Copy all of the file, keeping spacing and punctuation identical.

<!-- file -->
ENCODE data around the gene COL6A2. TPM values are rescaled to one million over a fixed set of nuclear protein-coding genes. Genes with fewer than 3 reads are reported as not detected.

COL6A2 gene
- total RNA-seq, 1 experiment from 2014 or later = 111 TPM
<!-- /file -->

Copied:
ENCODE data around the gene COL6A2. TPM values are rescaled to one million over a fixed set of nuclear protein-coding genes. Genes with fewer than 3 reads are reported as not detected.

COL6A2 gene
- total RNA-seq, 1 experiment from 2014 or later = 111 TPM